Project description:The microbial symbionts of eukaryotes influence disease resistance in many host-parasite systems. Symbionts show substantial variation in both genotype and phenotype, but it is unclear how natural selection maintains this variation. It is also unknown whether variable symbiont genotypes show specificity with the genotypes of hosts or parasites in natural populations. Genotype by genotype interactions are a necessary condition for coevolution between interacting species. Uncovering the patterns of genetic specificity among hosts, symbionts, and parasites is therefore critical for determining the role that symbionts play in host-parasite coevolution. Here, we show that the strength of protection conferred against a fungal pathogen by a vertically transmitted symbiont of an aphid is influenced by both host-symbiont and symbiont-pathogen genotype by genotype interactions. Further, we show that certain symbiont phylogenetic clades have evolved to provide stronger protection against particular pathogen genotypes. However, we found no evidence of reciprocal adaptation of co-occurring host and symbiont lineages. Our results suggest that genetic variation among symbiont strains may be maintained by antagonistic coevolution with their host and/or their host's parasites.
Project description:Reciprocal selective effects between coevolving species are often influenced by interactions with the broader ecological community. Community-level interactions may also influence macroevolutionary patterns of coevolution, such as cospeciation, but this hypothesis has received little attention. We studied two groups of ecologically similar feather lice (Phthiraptera: Ischnocera) that differ in their patterns of association with a single group of hosts. The two groups, "body lice" and "wing lice," are both parasites of pigeons and doves (Columbiformes). Body lice are more host-specific and show greater population genetic structure than wing lice. The macroevolutionary history of body lice also parallels that of their columbiform hosts more closely than does the evolutionary history of wing lice. The closer association of body lice with hosts, compared with wing lice, can be explained if body lice are less capable of switching hosts than wing lice. Wing lice sometimes disperse phoretically on parasitic flies (Diptera: Hippoboscidae), but body lice seldom engage in this behavior. We tested the hypothesis that wing lice switch host species more often than body lice, and that the difference is governed by phoresis. Our results show that, where flies are present, wing lice switch to novel host species in sufficient numbers to establish viable populations on the new host. Body lice do not switch hosts, even where flies are present. Thus, differences in the coevolutionary history of wing and body lice can be explained by differences in host-switching, mediated by a member of the broader parasite community.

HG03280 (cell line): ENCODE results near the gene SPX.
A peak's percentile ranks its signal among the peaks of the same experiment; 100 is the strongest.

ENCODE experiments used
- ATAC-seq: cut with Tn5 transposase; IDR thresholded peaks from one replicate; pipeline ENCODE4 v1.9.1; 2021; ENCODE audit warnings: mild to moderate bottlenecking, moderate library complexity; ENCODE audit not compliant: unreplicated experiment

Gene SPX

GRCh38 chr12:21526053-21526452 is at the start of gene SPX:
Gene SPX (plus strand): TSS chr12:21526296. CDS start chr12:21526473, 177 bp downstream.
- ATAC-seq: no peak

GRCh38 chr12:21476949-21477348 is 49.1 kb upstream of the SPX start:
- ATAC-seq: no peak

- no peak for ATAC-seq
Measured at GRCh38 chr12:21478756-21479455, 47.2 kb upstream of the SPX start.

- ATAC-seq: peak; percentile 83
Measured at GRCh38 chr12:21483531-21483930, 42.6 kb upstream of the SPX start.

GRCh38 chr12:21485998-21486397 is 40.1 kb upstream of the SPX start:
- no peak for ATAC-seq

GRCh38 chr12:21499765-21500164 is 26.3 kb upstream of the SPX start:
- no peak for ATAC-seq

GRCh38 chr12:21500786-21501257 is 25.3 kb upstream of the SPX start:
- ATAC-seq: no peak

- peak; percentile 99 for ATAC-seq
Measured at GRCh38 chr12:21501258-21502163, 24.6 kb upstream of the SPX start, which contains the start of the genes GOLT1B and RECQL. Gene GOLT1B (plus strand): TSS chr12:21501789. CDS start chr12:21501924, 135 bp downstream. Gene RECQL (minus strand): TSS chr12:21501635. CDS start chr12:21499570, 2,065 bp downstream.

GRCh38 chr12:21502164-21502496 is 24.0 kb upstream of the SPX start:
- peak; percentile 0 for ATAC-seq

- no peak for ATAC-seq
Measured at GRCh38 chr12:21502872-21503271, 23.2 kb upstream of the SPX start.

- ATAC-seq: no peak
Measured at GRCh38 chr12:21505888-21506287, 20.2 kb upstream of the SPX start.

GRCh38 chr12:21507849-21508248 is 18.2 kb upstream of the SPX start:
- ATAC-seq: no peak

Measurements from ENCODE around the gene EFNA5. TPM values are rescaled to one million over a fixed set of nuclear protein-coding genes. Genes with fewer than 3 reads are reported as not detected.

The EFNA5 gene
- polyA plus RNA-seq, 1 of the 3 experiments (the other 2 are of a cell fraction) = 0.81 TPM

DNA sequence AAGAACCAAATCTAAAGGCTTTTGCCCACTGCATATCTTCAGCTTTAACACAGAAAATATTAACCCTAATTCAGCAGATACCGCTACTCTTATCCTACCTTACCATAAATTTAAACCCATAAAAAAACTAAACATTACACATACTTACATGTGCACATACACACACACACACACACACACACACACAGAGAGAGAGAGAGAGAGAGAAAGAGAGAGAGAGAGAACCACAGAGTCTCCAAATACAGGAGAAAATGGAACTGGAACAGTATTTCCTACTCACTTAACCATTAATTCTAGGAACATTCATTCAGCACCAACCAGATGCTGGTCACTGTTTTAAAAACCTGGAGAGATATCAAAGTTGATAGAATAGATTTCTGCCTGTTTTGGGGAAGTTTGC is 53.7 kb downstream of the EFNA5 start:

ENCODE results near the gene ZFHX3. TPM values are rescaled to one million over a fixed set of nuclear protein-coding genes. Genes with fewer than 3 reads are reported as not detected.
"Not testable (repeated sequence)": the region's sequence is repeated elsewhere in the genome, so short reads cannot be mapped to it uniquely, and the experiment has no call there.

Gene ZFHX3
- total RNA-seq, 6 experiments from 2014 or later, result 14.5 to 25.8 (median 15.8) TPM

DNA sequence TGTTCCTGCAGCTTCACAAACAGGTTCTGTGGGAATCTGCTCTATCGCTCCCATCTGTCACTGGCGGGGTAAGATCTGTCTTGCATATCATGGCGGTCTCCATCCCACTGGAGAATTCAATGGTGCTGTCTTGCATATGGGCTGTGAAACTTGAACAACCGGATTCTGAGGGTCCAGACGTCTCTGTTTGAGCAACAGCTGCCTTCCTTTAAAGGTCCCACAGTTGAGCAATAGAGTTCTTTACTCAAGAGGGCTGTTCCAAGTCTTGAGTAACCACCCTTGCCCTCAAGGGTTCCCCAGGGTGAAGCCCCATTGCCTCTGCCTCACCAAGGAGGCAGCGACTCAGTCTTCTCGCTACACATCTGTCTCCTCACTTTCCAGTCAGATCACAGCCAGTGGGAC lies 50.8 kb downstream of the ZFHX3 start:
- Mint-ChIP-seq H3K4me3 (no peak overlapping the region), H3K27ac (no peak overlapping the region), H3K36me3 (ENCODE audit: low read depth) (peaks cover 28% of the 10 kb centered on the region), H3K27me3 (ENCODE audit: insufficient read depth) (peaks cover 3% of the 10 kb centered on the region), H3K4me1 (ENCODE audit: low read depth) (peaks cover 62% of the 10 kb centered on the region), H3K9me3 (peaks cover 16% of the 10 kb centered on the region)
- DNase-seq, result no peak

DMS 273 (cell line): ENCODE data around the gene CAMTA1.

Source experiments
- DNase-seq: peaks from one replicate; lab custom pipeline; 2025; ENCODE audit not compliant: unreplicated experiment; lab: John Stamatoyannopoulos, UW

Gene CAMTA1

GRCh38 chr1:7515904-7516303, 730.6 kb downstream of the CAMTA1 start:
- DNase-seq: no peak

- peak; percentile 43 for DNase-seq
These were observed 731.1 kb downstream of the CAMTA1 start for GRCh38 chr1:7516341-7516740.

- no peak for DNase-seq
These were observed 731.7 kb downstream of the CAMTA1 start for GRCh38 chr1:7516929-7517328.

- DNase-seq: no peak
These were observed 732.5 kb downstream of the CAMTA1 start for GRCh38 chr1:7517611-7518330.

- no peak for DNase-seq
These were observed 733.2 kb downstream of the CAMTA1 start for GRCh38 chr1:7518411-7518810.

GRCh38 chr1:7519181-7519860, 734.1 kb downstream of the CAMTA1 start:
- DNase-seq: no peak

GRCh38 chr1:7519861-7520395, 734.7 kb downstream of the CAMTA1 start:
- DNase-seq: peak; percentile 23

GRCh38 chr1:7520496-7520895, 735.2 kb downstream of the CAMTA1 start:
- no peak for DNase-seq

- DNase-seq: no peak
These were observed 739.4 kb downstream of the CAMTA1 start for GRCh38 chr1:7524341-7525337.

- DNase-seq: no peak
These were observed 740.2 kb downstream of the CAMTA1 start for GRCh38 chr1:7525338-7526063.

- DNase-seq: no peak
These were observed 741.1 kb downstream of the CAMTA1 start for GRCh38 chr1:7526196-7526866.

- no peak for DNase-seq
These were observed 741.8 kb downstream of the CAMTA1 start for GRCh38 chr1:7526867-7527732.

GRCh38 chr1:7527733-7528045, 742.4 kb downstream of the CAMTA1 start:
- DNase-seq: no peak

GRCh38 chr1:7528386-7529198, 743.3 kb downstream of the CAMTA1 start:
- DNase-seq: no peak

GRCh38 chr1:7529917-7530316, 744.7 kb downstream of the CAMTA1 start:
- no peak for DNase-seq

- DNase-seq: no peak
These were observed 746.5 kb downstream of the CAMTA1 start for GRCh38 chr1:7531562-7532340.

Project description:CRISPR-Cas is an adaptive prokaryotic immune system that prevents phage infection. By incorporating phage-derived 'spacer' sequences into CRISPR loci on the host genome, future infections from the same phage genotype can be recognized and the phage genome cleaved. However, the phage can escape CRISPR degradation by mutating the sequence targeted by the spacer, allowing them to re-infect previously CRISPR-immune hosts, and theoretically leading to coevolution. Previous studies have shown that phage can persist over long periods in populations of Streptococcus thermophilus that can acquire CRISPR-Cas immunity, but it has remained less clear whether this coexistence was owing to coevolution, and if so, what type of coevolutionary dynamics were involved. In this study, we performed highly replicated serial transfer experiments over 30 days with S. thermophilus and a lytic phage. Using a combination of phenotypic and genotypic data, we show that CRISPR-mediated resistance and phage infectivity coevolved over time following an arms race dynamic, and that asymmetry between phage infectivity and host resistance within this system eventually causes phage extinction. This work provides further insight into the way CRISPR-Cas systems shape the population and coevolutionary dynamics of bacteria-phage interactions. This article is part of a discussion meeting issue 'The ecology and evolution of prokaryotic CRISPR-Cas adaptive immune systems'.
Project description:Antagonistic coevolution is a critical force driving the evolution of diversity, yet the selective processes underpinning reciprocal adaptive changes in nature are not well understood. Local adaptation studies demonstrate partner impacts on fitness and adaptive change, but do not directly expose genetic processes predicted by theory. Specifically, we have little knowledge of the relative importance of fluctuating selection vs. arms-race dynamics in maintaining polymorphism in natural systems where metapopulation processes predominate. We conducted cross-year epidemiological, infection and genetic studies of multiple wild host and pathogen populations in the Linum-Melampsora association. We observed asynchronous phenotypic fluctuations in resistance and infectivity among demes. Importantly, changes in allelic frequencies at pathogen infectivity loci, and in host recognition of these genetic variants, correlated with disease prevalence during natural epidemics. These data strongly support reciprocal coevolution maintaining balanced resistance and infectivity polymorphisms, and highlight the importance of characterising spatial and temporal dynamics in antagonistic interactions.